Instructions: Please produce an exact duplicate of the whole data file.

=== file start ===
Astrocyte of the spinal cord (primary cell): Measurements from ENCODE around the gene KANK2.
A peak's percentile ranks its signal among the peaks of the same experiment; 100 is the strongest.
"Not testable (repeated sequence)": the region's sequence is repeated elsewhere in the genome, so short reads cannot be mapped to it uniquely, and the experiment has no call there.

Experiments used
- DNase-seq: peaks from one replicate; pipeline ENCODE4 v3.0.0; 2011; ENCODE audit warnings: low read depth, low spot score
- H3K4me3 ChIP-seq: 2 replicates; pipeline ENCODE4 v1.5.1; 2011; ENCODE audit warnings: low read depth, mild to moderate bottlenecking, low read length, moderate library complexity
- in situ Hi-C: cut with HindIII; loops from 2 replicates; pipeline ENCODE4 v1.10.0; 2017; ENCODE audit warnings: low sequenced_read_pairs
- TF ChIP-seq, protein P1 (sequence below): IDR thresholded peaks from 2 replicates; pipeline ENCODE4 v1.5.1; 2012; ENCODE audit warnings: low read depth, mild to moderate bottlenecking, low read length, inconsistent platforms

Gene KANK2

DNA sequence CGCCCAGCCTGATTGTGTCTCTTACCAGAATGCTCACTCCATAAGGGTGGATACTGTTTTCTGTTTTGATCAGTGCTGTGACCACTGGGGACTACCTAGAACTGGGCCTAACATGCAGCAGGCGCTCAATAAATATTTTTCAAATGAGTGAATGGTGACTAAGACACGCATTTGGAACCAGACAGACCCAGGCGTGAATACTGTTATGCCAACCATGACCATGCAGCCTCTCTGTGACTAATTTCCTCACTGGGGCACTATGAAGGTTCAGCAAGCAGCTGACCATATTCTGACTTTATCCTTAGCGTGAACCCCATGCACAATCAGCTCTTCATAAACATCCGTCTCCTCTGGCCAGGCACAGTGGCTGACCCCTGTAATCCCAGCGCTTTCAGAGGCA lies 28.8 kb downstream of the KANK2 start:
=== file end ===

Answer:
Astrocyte of the spinal cord (primary cell): Measurements from ENCODE around the gene KANK2.
A peak's percentile ranks its signal among the peaks of the same experiment; 100 is the strongest.
"Not testable (repeated sequence)": the region's sequence is repeated elsewhere in the genome, so short reads cannot be mapped to it uniquely, and the experiment has no call there.

Experiments used
- DNase-seq: peaks from one replicate; pipeline ENCODE4 v3.0.0; 2011; ENCODE audit warnings: low read depth, low spot score
- H3K4me3 ChIP-seq: 2 replicates; pipeline ENCODE4 v1.5.1; 2011; ENCODE audit warnings: low read depth, mild to moderate bottlenecking, low read length, moderate library complexity
- in situ Hi-C: cut with HindIII; loops from 2 replicates; pipeline ENCODE4 v1.10.0; 2017; ENCODE audit warnings: low sequenced_read_pairs
- TF ChIP-seq, protein P1 (sequence below): IDR thresholded peaks from 2 replicates; pipeline ENCODE4 v1.5.1; 2012; ENCODE audit warnings: low read depth, mild to moderate bottlenecking, low read length, inconsistent platforms

Gene KANK2

DNA sequence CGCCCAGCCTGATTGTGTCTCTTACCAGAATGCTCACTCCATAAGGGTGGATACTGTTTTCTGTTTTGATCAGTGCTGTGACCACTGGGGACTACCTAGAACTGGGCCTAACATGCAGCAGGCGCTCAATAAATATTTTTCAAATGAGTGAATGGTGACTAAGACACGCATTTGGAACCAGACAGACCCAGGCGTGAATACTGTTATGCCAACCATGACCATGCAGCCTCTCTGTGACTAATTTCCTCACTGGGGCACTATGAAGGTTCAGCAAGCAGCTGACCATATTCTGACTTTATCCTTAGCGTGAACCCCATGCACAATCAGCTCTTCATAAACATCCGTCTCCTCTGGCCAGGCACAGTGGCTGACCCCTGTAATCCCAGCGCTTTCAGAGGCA lies 28.8 kb downstream of the KANK2 start: